Aleda Stam
Mar 10, 2022

Edelman Trust Barometer: Trust in healthcare plummeted amid pandemic

A majority of the public worry healthcare has become politicized, and trust in the sector varies depending on income, race and political party.

Edelman Trust Barometer: Trust in healthcare plummeted amid pandemic

After two years of pandemic fatigue, trust in healthcare is at an all-time low, according to Edelman's Trust Barometer Special Report on Trust in Healthcare. 

Trust is a key determinant of both health behaviors and outcomes, but COVID-19 has greatly influenced how the public makes healthcare decisions, according to the February online survey of more than 10,000 people in 10 countries around the world.

"We saw swings in trust since January 2020, which speaks to the volatility of the pandemic," said Kirsty Graham, Edelman global chair of health. "This may be because so many people were interacting with the healthcare system in very stressed times. The volatility may also reflect what was happening directly around them – the prevalence of Covid-19, availability of vaccines and other localized factors."

More than half of respondents say the pandemic reduced their confidence in the healthcare system, and only 61% say they are confident in their ability to find answers about healthcare and make informed decisions for themselves and their family, a 10-point decline over five years.  

The report also found trust in the healthcare sector directly impacted not only personal health behaviors but a person’s likelihood to change their health decisions based on how they affect others. 

Those with higher levels of trust in healthcare are more likely to be proactive about their general health, vaccinated against COVID-19, supportive for public health measures over personal freedom and accepting of changing recommendations from healthcare officials than are low-trusting respondents. 

Vaccination status also correlates to where the public received their medical advice. The unvaccinated rely on the internet and peer voices, not health experts, for information on vaccinations, while the vaccinated turn to doctors and national health experts.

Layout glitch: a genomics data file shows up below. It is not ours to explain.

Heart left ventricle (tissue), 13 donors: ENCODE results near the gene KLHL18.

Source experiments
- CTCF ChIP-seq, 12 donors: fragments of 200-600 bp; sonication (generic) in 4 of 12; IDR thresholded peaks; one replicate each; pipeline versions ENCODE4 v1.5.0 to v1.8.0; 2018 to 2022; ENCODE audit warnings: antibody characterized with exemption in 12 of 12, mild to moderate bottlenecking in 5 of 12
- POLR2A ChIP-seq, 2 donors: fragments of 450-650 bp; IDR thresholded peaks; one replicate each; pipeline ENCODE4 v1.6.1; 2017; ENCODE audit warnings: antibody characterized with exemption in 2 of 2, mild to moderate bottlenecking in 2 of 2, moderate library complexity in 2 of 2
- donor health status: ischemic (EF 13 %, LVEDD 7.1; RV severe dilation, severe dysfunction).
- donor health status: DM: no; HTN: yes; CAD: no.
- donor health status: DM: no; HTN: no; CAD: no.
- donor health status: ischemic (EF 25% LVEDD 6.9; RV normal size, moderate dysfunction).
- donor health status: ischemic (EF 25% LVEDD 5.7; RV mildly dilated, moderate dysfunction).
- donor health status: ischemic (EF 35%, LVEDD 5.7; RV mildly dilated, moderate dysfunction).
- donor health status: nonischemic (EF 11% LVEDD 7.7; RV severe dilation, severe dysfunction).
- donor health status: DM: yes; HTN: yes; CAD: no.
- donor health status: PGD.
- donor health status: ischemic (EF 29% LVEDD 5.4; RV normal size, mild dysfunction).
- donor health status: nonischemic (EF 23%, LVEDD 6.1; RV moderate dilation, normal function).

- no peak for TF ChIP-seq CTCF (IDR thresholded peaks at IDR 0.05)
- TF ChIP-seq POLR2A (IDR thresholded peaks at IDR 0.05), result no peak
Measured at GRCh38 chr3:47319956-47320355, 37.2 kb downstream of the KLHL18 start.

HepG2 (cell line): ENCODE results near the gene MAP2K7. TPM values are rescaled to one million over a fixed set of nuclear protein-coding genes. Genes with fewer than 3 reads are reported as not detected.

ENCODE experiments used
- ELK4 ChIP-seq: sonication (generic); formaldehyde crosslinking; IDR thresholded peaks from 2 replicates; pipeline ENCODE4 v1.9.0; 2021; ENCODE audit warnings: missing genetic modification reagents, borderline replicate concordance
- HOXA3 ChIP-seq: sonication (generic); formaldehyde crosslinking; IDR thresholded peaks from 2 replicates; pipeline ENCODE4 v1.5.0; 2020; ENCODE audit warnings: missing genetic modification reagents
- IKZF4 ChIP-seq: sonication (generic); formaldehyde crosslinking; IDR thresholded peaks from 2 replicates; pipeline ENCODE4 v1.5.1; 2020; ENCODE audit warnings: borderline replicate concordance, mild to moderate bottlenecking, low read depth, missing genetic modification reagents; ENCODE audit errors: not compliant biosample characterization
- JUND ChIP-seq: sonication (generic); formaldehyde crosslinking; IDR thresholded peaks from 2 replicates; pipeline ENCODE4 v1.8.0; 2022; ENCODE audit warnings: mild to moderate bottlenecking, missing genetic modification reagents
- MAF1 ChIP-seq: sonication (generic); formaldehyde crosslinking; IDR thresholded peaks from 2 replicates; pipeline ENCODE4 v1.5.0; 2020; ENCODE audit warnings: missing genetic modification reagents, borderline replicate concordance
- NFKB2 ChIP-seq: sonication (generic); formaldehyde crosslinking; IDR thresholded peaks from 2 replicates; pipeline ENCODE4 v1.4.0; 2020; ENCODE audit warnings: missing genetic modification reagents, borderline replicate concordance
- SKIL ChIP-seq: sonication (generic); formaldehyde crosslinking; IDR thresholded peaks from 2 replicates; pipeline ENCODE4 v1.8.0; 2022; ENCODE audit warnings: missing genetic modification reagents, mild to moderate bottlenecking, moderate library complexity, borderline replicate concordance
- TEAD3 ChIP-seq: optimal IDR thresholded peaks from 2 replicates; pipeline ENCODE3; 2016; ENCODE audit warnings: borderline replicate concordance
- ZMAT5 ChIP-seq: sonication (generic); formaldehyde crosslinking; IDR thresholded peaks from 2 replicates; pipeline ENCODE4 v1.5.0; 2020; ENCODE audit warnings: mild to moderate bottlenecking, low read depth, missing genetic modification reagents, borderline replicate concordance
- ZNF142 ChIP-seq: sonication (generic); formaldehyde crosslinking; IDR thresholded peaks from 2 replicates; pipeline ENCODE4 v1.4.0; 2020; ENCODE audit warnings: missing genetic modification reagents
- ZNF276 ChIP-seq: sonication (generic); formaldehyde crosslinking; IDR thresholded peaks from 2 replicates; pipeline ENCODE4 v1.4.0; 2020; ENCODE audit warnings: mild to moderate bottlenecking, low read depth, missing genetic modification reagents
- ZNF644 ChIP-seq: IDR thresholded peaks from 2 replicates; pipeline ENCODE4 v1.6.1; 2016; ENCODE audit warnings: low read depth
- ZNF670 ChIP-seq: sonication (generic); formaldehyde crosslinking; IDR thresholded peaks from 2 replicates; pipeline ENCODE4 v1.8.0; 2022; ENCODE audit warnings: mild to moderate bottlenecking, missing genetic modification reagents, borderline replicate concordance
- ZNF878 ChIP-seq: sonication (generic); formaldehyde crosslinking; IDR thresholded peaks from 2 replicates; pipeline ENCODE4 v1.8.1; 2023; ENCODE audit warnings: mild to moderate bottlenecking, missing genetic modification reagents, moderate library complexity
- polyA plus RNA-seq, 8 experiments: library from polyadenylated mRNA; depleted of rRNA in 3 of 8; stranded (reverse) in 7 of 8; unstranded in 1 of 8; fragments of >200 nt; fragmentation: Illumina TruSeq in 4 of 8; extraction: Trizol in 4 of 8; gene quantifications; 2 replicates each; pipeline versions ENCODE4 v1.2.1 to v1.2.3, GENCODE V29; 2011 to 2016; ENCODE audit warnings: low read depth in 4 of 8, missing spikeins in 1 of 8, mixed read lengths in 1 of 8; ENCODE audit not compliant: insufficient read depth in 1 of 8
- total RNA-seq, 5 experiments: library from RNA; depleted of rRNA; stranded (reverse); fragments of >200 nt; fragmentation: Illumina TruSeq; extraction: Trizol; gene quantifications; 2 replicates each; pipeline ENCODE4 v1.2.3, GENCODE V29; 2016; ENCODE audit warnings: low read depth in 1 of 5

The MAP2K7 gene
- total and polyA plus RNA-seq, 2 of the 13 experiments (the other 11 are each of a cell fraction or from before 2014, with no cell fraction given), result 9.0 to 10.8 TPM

The divide stems from a mixture of economic, geographic, cultural and political factors. Of those surveyed, 71% of high income earners were more likely to trust healthcare compared to 55% of low income earners, while 62% of white people had high trust compared to 55% of Black.

More than half of those surveyed (55%) worry medical science has become politicized, and survey results split along party lines. Only half of Independent or third-party voters had high trust in healthcare compared to 60% of Republicans and 70% of Democrats. 

Rebuilding the public's trust in healthcare will take time and a dedication to breaking through the information barrier and building trust across the entire health ecosystem.   

Employers and businesses would be ideal platforms for reaching employees about health information, according to Graham.

"Businesses also need to elevate the voices of doctors and experts, who are trusted in health, but recognize that the message, the messenger and the mode must meet all audiences where they are," she said, adding that those with lower trust like to hear from local voices most. "If we learned one thing from the pandemic, it was that hyper-local messaging broke through trust barriers."

Only half of those surveyed said they consume health information regularly, but cost and information play nearly equal roles in determining a person’s ability to take care of their health. 


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